Whatever the broader motives, the attacks are likely to feed into the anti-refugee rhetoric espoused by the fringe Alternative for Germany (AfD) party or the Pegida anti-immigrant movement.

The AfD party, weakened by internal fighting, had already asked for chancellor Angela Merkel's resignation following the Friday mall shooting.

But popular support for Merkel was strong prior to the latest attacks. The chancellor, who had welcomed over 1 million asylum seekers to Germany last year, has seen approval ratings soar.

In July, a Deutschlandtrend poll said almost 60 percent of people surveyed support the chancellor. The figure is the highest since last September.

Germany has so far been spared the mass killings perpetrated by IS militants in France and in Belgium.

But German interior minister Thomas de Maiziere has also said that Germany is in the "target area of international terrorism."

Lone wolf

The broader fears is that jihadist militants will attempt to recruit vulnerable and isolated young Syrian refugees in Germany to then carry out so-called 'lone wolf' attacks.

German authorities in June had dismantled a suspected IS sleeper cell. A member of the group had turned himself following plans to launch an attack in Dusseldorf. Three Syrian men were later arrested.

They are also currently carrying out 708 investigations into suspected Islamist terrorism involving 1,029 suspects, reports the Financial Times.

IS attacks are not limited to Europe.

The vast majority of its victims are Muslims in Syria and Iraq. Another 80 people were killed by an IS bomb during a peaceful demonstration in Kabul this weekend.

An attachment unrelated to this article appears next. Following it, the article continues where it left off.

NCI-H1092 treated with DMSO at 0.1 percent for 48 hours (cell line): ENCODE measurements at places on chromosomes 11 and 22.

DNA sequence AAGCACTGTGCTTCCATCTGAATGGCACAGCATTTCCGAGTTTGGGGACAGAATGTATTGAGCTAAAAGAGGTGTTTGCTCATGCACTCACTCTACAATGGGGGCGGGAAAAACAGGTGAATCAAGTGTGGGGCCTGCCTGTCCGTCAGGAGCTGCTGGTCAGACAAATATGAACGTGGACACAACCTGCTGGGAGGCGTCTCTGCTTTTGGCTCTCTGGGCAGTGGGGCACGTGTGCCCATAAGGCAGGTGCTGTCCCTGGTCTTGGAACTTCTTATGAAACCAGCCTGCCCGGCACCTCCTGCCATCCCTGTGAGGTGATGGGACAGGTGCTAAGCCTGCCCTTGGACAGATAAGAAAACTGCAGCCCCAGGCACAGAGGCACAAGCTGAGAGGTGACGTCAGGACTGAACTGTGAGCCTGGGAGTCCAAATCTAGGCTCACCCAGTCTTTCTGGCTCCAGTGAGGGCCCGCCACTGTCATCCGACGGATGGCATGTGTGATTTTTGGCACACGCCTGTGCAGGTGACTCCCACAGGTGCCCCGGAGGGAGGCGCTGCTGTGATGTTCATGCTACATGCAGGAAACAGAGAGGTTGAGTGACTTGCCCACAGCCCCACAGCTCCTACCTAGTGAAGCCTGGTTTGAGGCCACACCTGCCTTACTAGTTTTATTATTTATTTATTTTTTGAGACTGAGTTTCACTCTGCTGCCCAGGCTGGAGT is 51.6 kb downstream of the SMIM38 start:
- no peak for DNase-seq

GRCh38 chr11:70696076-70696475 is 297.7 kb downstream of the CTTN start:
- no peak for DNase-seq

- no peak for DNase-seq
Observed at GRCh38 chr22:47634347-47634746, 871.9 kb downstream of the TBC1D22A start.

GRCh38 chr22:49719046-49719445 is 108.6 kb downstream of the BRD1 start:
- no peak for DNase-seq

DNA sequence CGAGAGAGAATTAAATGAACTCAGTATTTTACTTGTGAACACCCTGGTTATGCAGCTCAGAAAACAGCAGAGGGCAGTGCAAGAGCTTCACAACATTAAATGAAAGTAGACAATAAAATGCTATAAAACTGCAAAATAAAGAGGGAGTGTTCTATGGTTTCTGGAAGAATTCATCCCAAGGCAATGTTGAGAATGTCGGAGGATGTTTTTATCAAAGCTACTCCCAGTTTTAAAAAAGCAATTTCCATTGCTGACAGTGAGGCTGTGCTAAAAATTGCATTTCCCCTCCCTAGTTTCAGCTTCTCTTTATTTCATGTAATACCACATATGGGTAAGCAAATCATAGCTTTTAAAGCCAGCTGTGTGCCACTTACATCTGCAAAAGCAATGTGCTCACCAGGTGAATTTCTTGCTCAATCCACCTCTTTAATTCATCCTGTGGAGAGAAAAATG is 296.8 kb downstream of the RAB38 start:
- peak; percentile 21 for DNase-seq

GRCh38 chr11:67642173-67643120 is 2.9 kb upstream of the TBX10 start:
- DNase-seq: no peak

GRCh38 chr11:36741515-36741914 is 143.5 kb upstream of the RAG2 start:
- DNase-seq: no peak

Germany proposes new anti-terror laws

Germany is seeking to step up security with new proposals that include probing social media accounts of refugees and stripping foreign fighters of German citizenship.

Hollande: French people ‘under threat’

The “threat” of further attacks remained “high” in France and in Germany, French leader Francois Hollande has said after Islamic State claimed responsibility for murdering a Catholic priest.

News in Brief

  1. Mixed Irish reactions to post-Brexit border proposal
  2. European Union returns to 2 percent growth
  3. Russian power most feared in Europe
  4. Ireland continues to refuse €13 billion in back taxes from Apple
  5. UK unemployment lowest since 1975
  6. Europe facing 'explosive cocktail' in its backyard, report warns
  7. Danish police to investigate misuse of EU fishing rules
  8. German constitutional court questions ECB's €2tn spending

Stakeholders' Highlights

  1. EU2017EEFuture-Themed Digital Painting Competition Welcomes Artists - Deadline 31 Aug
  2. ACCABusinesses Must Grip Ethics and Trust in the Digital Age
  3. European Jewish CongressEJC Welcomes European Court of Justice's Decision to Keep Hamas on Terror List
  4. UNICEFReport: Children on the Move From Africa Do Not First Aim to Go to Europe
  5. Centre Maurits CoppietersWe Need Democratic and Transparent Free Trade Agreements Says MEP Jordi Solé
  6. Counter BalanceOut for Summer, Ep. 2: EIB Promoting Development in Egypt - At What Cost?
  7. EU2017EELocal Leaders Push for Local and Regional Targets to Address Climate Change
  8. European Healthy Lifestyle AllianceMore Women Than Men Have Died From Heart Disease in Past 30 Years
  9. European Jewish CongressJean-Marie Le Pen Faces Trial for Oven Comments About Jewish Singer
  10. ACCAAnnounces Belt & Road Research at Shanghai Conference
  11. ECPAFood Waste in the Field Can Double Without Crop Protection. #WithOrWithout #Pesticides
  12. EU2017EEEstonia Allocates €1 Million to Alleviate Migratory Pressure From Libya in Italy